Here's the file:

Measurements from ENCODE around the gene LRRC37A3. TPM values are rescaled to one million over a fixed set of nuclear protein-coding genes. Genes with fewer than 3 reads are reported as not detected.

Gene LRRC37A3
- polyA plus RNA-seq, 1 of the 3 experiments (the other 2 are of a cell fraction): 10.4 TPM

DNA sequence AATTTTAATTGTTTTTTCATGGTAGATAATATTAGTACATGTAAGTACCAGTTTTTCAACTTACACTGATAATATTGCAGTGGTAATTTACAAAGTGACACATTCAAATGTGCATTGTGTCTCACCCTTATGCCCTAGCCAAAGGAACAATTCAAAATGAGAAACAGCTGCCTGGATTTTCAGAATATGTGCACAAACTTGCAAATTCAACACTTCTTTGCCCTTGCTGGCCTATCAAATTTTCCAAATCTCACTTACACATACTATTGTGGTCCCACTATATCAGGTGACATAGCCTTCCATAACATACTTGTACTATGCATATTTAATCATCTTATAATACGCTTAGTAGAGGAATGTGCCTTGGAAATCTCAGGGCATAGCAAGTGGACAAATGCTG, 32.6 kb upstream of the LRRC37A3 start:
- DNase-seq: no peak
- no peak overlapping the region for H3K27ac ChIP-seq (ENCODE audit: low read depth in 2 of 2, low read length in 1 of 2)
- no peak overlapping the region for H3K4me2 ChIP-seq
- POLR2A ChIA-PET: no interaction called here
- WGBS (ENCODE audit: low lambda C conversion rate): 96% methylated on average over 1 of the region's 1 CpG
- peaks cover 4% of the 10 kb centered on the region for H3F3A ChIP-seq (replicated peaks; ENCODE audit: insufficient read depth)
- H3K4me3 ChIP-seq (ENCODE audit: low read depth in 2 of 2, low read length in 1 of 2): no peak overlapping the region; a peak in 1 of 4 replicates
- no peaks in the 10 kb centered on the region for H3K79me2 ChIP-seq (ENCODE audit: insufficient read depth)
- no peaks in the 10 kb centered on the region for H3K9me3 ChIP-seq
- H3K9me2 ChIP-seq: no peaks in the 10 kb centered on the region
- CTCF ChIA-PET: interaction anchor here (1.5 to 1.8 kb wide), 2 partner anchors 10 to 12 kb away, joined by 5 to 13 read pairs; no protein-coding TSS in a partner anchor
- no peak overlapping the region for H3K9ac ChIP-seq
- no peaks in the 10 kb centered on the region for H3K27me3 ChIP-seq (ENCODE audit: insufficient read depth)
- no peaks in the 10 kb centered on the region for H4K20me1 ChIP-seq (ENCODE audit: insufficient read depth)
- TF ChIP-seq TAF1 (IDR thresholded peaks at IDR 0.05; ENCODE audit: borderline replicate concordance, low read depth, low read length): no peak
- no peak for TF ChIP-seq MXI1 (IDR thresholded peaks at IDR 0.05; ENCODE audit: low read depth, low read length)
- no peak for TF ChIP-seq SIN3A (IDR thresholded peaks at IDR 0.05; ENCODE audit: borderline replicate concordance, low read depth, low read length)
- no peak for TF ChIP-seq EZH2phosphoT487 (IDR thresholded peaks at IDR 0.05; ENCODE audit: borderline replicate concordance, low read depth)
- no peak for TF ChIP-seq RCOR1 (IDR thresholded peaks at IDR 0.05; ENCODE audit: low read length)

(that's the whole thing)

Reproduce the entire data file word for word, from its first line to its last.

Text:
Measurements from ENCODE around the gene LRRC37A3. TPM values are rescaled to one million over a fixed set of nuclear protein-coding genes. Genes with fewer than 3 reads are reported as not detected.

Gene LRRC37A3
- polyA plus RNA-seq, 1 of the 3 experiments (the other 2 are of a cell fraction): 10.4 TPM

DNA sequence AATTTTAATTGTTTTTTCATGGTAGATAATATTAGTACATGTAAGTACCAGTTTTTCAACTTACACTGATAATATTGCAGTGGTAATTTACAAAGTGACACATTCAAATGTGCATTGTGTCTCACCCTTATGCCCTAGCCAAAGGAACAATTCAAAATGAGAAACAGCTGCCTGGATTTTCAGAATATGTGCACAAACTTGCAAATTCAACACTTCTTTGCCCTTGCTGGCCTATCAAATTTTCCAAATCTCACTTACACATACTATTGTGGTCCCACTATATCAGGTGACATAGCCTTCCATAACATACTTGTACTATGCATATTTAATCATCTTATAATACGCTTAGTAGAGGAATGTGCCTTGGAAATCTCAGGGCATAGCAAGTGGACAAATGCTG, 32.6 kb upstream of the LRRC37A3 start:
- DNase-seq: no peak
- no peak overlapping the region for H3K27ac ChIP-seq (ENCODE audit: low read depth in 2 of 2, low read length in 1 of 2)
- no peak overlapping the region for H3K4me2 ChIP-seq
- POLR2A ChIA-PET: no interaction called here
- WGBS (ENCODE audit: low lambda C conversion rate): 96% methylated on average over 1 of the region's 1 CpG
- peaks cover 4% of the 10 kb centered on the region for H3F3A ChIP-seq (replicated peaks; ENCODE audit: insufficient read depth)
- H3K4me3 ChIP-seq (ENCODE audit: low read depth in 2 of 2, low read length in 1 of 2): no peak overlapping the region; a peak in 1 of 4 replicates
- no peaks in the 10 kb centered on the region for H3K79me2 ChIP-seq (ENCODE audit: insufficient read depth)
- no peaks in the 10 kb centered on the region for H3K9me3 ChIP-seq
- H3K9me2 ChIP-seq: no peaks in the 10 kb centered on the region
- CTCF ChIA-PET: interaction anchor here (1.5 to 1.8 kb wide), 2 partner anchors 10 to 12 kb away, joined by 5 to 13 read pairs; no protein-coding TSS in a partner anchor
- no peak overlapping the region for H3K9ac ChIP-seq
- no peaks in the 10 kb centered on the region for H3K27me3 ChIP-seq (ENCODE audit: insufficient read depth)
- no peaks in the 10 kb centered on the region for H4K20me1 ChIP-seq (ENCODE audit: insufficient read depth)
- TF ChIP-seq TAF1 (IDR thresholded peaks at IDR 0.05; ENCODE audit: borderline replicate concordance, low read depth, low read length): no peak
- no peak for TF ChIP-seq MXI1 (IDR thresholded peaks at IDR 0.05; ENCODE audit: low read depth, low read length)
- no peak for TF ChIP-seq SIN3A (IDR thresholded peaks at IDR 0.05; ENCODE audit: borderline replicate concordance, low read depth, low read length)
- no peak for TF ChIP-seq EZH2phosphoT487 (IDR thresholded peaks at IDR 0.05; ENCODE audit: borderline replicate concordance, low read depth)
- no peak for TF ChIP-seq RCOR1 (IDR thresholded peaks at IDR 0.05; ENCODE audit: low read length)